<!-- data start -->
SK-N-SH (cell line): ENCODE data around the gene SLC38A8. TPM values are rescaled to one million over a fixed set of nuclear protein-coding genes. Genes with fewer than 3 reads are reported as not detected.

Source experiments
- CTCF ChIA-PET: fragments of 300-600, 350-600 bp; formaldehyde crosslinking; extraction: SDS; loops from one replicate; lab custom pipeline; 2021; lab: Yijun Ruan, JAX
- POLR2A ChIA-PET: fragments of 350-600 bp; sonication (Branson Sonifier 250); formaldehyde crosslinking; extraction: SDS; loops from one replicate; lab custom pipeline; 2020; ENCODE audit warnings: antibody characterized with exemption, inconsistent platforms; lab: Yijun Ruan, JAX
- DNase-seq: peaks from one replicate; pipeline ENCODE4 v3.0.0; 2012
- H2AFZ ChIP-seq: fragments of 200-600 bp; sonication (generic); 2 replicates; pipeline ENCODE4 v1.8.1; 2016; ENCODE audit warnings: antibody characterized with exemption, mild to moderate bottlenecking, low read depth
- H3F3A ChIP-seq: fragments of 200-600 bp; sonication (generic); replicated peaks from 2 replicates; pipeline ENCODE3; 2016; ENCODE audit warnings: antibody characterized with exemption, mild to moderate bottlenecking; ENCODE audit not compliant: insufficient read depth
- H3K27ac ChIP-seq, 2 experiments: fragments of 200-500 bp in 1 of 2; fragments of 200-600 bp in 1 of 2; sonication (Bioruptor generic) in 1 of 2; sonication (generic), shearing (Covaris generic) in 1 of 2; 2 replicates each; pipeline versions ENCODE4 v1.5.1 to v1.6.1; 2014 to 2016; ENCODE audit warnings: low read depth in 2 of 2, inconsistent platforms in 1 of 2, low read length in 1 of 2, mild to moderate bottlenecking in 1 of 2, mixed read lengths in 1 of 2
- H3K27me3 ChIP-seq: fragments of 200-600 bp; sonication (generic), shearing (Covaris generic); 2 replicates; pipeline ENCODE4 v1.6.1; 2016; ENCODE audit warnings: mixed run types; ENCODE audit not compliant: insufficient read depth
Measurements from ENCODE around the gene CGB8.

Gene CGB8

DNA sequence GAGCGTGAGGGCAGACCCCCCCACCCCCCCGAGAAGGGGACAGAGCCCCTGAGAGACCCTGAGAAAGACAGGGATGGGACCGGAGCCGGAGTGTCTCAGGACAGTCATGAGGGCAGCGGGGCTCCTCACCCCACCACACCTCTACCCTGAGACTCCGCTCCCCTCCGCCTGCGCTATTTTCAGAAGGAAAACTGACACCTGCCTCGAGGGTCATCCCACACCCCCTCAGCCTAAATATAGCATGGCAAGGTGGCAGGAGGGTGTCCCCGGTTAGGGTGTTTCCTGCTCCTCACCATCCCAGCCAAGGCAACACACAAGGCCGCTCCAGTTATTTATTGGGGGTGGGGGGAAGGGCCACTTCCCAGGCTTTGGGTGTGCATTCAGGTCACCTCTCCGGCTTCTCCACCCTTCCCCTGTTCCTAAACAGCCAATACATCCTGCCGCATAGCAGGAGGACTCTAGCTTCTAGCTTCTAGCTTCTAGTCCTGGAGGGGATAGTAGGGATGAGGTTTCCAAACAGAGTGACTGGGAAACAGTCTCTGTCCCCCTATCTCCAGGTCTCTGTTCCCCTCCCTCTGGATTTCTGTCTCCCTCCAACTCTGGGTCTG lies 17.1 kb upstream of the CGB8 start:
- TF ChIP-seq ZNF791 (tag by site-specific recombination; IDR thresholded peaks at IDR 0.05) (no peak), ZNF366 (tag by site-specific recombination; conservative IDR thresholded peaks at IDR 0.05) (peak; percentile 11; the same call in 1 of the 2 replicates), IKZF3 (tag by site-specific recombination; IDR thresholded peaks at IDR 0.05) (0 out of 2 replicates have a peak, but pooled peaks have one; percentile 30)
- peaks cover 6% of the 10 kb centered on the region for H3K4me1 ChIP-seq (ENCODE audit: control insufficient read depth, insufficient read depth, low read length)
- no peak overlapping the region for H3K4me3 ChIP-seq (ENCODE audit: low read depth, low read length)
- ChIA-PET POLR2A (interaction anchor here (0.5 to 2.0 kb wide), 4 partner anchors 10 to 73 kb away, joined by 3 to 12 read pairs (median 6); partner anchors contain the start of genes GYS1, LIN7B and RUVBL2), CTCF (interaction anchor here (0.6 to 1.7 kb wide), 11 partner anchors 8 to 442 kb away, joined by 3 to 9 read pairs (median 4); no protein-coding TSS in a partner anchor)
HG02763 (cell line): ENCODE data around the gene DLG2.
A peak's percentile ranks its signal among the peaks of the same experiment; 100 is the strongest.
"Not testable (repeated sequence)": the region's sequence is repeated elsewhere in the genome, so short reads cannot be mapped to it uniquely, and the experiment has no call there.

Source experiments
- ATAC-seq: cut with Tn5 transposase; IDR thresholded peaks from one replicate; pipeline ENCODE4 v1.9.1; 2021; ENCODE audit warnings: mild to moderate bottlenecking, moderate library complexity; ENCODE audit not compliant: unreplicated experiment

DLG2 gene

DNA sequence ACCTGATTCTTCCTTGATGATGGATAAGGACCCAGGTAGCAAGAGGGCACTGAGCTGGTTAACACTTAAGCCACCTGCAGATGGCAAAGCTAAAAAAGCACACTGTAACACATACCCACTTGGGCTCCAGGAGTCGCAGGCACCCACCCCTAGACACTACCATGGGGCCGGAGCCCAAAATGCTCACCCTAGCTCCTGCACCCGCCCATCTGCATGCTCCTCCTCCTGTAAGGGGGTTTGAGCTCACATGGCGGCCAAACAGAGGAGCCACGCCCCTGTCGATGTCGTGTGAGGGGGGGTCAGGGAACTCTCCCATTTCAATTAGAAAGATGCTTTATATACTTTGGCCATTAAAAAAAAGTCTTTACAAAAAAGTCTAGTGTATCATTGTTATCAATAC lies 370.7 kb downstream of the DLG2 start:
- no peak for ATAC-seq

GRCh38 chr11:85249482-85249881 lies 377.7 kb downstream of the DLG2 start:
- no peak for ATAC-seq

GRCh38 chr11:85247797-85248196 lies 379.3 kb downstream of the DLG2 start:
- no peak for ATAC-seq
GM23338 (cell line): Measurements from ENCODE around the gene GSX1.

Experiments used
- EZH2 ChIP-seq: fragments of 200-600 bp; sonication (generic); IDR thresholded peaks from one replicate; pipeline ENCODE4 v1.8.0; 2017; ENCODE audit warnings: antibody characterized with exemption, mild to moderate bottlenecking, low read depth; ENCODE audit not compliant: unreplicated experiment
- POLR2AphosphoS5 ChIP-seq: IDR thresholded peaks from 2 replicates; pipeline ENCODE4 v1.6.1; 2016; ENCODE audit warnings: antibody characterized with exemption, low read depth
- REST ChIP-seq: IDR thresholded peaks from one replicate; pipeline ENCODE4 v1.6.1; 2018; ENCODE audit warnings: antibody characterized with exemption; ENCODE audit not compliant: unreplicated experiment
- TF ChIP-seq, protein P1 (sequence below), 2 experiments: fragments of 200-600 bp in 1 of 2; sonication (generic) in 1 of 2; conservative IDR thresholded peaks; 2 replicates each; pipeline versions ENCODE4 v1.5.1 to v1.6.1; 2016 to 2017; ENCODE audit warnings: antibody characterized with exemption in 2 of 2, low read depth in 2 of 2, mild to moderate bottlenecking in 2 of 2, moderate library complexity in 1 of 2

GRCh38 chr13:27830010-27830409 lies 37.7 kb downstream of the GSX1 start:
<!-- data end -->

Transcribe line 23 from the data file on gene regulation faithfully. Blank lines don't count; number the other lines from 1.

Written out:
DNA sequence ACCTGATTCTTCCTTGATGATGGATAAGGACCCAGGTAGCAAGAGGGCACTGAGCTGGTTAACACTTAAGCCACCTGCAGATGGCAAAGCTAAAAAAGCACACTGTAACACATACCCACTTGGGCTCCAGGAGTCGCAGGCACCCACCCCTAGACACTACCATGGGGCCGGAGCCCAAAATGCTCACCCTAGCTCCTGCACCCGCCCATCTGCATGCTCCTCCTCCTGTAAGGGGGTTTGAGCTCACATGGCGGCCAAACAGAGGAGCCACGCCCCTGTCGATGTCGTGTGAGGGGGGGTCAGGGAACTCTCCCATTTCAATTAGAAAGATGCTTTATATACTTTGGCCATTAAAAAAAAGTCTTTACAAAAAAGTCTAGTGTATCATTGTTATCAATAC lies 370.7 kb downstream of the DLG2 start: